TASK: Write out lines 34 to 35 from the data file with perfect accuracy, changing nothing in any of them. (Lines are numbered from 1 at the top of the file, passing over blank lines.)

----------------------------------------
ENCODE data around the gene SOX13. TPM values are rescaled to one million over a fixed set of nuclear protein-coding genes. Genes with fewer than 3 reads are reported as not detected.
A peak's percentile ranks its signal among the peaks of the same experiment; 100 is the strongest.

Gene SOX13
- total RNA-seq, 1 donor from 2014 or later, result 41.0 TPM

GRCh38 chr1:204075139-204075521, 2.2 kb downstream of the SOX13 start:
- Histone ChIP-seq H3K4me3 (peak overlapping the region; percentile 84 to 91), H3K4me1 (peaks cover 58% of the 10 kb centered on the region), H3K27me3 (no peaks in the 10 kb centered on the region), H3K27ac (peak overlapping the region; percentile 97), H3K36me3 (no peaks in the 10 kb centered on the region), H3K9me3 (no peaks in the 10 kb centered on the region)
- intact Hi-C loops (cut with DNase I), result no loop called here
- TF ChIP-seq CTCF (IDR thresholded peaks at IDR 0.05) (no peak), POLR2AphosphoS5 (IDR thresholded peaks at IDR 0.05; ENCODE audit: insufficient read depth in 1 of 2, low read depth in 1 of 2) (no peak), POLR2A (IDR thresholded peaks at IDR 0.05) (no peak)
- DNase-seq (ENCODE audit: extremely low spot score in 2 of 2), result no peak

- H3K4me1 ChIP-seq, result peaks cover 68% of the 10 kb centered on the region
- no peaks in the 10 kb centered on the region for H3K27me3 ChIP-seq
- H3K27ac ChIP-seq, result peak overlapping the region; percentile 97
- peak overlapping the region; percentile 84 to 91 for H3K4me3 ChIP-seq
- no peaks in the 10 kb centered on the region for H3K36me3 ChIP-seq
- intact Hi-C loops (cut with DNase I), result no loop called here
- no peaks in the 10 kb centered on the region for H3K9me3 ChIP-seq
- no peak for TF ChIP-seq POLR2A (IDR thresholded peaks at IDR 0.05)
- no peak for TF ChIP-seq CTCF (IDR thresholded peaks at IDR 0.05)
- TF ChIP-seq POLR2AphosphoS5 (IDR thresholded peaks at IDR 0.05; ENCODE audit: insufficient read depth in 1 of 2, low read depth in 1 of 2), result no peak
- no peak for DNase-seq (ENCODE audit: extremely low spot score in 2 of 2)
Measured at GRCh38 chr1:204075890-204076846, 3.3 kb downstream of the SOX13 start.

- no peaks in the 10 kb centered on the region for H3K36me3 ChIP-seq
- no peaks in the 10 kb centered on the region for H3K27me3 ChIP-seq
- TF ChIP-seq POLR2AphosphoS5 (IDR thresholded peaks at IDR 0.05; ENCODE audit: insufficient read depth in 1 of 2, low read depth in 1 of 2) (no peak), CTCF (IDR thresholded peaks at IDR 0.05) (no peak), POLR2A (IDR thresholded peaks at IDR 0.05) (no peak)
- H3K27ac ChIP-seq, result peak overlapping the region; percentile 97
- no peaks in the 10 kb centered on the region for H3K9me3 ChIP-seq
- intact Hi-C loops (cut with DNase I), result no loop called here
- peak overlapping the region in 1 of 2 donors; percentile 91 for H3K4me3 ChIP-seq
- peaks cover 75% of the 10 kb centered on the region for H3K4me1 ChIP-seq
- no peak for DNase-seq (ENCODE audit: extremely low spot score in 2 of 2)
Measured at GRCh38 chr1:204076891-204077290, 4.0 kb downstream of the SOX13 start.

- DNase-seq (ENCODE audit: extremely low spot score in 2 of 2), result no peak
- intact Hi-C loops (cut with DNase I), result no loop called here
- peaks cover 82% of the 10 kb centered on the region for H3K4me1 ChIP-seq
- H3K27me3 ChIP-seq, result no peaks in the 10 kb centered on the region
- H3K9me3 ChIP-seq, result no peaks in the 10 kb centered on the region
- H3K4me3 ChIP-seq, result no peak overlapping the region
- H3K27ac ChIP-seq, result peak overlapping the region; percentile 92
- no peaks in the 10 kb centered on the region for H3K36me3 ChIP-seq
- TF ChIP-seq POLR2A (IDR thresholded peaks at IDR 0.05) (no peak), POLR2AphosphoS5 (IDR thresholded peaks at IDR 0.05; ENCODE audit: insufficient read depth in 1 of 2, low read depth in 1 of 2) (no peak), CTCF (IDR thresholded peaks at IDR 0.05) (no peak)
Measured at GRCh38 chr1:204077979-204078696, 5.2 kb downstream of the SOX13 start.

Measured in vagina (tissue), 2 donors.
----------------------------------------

- peaks cover 82% of the 10 kb centered on the region for H3K4me1 ChIP-seq
- H3K27me3 ChIP-seq, result no peaks in the 10 kb centered on the region